JOFA has always been committed to empowering women especially in the area of ritual. Mikvaot are sacred spaces that are meant to be safe, spiritual, and meaningful. Below is a list of best practices currently employed bymikvaot across the globe. We have compiled this list in order to share with individuals and communities practices that may improve their local mikvaot. Please feel free to share this list and use it as a means to better the mikvah experience.
Mikvah Best Practices
Mikvah is a complex issue. For some women, it is a welcome and celebrated experience, for others it may be a harrowing and challenging one, while for others, it may just be something that they'd like to get through quickly and painlessly. Whatever the nature of the experience, it is a uniquely female and personal one. Many mikvaot are women-centered, safe and sensitive and they empower women to experience mikvah in a dignified, respectful, and healthy way. This is a list of Mikvah Best Practices that various Orthodox and community mikvaot currently have in place. It is our hope that in sharing this list of Mikvah Best Practices we can encourage all mikvaot to move towards meeting these standards. Download a PDF of the mikvah best practices.
Mikvah Governance and Decision Making:
The mikvah board is made up of a majority, if not entirely, of women who use/have used the mikvah.
If requested by a mikvah user and available within a given community, a Yoetzet Halakha, or other woman with certification in the laws of niddah and taharat hamishpacha, is consulted on halakhic questions, including whether a woman may use the mikvah during the daytime for a particular reason.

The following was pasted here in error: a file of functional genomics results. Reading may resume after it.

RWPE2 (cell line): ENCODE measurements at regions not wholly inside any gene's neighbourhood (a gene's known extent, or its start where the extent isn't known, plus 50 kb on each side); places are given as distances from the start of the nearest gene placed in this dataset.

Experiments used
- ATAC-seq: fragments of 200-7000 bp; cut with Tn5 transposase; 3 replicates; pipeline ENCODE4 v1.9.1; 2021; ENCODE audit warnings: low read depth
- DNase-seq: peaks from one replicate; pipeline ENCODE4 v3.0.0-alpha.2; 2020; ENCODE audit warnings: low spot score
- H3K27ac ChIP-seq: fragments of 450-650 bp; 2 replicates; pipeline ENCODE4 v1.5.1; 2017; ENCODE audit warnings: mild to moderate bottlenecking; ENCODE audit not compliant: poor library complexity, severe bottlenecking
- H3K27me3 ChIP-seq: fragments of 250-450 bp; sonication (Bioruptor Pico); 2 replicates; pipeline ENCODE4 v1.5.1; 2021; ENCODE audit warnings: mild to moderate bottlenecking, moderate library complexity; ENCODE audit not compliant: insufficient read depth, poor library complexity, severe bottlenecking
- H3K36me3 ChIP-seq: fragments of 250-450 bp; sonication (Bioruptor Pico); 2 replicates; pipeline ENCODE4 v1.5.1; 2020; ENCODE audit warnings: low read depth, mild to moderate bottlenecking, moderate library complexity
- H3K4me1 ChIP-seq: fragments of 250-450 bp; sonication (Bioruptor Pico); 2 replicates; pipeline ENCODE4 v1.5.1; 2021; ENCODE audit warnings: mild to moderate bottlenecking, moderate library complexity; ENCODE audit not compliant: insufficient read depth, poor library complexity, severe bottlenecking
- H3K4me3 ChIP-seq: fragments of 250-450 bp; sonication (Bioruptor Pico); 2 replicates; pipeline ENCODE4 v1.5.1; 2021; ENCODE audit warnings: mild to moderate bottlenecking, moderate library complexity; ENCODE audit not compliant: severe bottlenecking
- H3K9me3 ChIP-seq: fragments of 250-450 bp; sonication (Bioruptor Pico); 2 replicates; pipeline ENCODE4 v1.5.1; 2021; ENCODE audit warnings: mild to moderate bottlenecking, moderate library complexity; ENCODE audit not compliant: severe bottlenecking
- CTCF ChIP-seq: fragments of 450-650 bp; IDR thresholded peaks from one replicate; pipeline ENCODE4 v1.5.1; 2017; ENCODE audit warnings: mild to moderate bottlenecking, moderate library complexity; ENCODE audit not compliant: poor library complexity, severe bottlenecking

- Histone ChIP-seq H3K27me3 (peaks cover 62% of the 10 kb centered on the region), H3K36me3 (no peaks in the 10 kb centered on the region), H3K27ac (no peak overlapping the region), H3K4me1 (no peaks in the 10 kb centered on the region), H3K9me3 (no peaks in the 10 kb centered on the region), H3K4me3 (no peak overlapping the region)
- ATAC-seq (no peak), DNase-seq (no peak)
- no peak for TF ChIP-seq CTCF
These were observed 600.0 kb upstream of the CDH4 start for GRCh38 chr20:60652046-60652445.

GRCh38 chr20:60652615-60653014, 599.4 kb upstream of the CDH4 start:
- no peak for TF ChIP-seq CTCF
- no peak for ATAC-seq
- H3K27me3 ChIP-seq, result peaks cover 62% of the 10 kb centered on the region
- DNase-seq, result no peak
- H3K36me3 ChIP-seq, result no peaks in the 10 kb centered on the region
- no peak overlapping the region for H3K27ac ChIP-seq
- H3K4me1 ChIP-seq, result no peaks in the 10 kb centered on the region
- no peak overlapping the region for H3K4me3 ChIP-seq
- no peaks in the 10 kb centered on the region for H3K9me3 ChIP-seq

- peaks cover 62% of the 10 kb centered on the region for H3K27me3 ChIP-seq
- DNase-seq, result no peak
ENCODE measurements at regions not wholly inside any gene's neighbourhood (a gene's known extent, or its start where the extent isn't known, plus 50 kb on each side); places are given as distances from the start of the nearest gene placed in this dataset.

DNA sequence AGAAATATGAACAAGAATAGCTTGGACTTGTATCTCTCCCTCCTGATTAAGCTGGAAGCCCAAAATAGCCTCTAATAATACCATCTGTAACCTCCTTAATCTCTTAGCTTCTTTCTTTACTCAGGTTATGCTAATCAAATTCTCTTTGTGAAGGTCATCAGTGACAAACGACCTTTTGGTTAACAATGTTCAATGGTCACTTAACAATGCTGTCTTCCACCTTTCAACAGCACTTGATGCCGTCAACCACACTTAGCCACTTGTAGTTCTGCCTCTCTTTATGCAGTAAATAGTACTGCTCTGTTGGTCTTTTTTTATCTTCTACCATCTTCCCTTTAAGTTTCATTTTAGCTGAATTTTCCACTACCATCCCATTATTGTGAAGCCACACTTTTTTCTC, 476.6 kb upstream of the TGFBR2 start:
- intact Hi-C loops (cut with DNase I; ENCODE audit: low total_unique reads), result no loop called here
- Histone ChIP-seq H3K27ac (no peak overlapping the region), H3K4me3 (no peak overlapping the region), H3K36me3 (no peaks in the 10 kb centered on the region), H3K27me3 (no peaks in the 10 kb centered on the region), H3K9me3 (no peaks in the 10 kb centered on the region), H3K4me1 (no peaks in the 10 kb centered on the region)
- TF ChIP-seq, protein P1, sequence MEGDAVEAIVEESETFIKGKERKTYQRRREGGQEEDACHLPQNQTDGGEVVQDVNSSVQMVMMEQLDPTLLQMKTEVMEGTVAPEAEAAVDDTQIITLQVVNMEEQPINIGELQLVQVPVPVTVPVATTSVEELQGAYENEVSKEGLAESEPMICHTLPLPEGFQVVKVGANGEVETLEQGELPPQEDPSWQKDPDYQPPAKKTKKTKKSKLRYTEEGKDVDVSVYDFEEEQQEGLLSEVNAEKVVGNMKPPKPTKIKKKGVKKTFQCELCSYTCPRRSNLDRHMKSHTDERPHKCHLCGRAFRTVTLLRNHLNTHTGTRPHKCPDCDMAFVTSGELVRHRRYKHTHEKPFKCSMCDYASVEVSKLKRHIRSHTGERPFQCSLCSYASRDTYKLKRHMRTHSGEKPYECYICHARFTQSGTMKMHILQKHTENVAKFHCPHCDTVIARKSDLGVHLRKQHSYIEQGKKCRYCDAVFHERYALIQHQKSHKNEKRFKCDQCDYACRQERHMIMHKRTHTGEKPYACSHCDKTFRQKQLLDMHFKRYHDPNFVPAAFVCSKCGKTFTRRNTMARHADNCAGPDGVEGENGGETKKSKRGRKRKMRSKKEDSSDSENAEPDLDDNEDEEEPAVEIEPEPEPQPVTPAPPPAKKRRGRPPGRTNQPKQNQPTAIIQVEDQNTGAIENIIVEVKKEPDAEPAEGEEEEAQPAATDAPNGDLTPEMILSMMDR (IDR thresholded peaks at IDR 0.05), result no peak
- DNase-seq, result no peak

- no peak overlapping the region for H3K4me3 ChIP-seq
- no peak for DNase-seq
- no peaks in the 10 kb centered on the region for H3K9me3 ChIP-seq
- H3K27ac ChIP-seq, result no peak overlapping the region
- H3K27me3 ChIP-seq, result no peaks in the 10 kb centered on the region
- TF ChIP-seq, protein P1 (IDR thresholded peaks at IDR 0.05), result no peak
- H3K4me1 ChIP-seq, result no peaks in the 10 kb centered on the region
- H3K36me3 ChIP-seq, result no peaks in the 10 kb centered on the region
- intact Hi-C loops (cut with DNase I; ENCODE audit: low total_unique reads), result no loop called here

Mikvah boards identify two or three female ombudspeople to whom women may direct confidential complaints/concerns, and clearly publicize their names and contact information at the mikvah and on the mikvah’s website. Mikvaot establish a protocol, in writing, as to how to investigate and respond to such complaints/concerns.
The names of all members of the mikvah board and the supervising rabbi are clearly publicized at the mikvah and on the mikvah’s website, and there is a mechanism for women to contact the board and rabbi directly.
Mikvah Design and Operations:
Mikvah users make the decisions with respect to the design of the mikvah based on their knowledge and experience.
The mikvah is clean and sanitary and provides as much privacy and comfort for women as feasible given space constraints.
The mikvah has adequate space and toiletries, etc. for women to fully prepare in privacy on the mikvah premises.
The mikvah facilities are wheelchair accessible.
The mikvah has gowns and towels which are appropriate for women of all sizes.
The mikvah offers space in which women can resume their usual appearance prior to leaving the mikvah, including drying their hair.
The mikvah has a sufficient number of preparation rooms to ensure that the women in the community can get in and out in a timely manner. If there is a wait time for the mikvah, efforts are made to ensure that women's privacy and comfort are protected during such wait time.
The mikvah has information in the preparation rooms about self breast exams and detecting skin cancer, and information for women experiencing domestic violence.
The mikvah has a system that allows women to sign up for appointments online and a website that clearly indicates hours of operation and contact information.
Friday night and yom tov accommodations are made for women, including allowing women to arrive prior to Shabbat/yom tov, allowing women to use the mikvah prior to Shabbat/yom tov if approved by the local halakhic authorities, and/or providing a satellite mikvah, if feasible. A satellite mikvah is a small mikvah that women can walk to and use on Friday night or yom tov. Daytime hours are made available to women in particular cases such as with brides or converts or in other special cases at a reasonable cost to the user.
Women are not rushed through the mikvah process and are able to take extra time in the mikvah without an attendant if they so desire.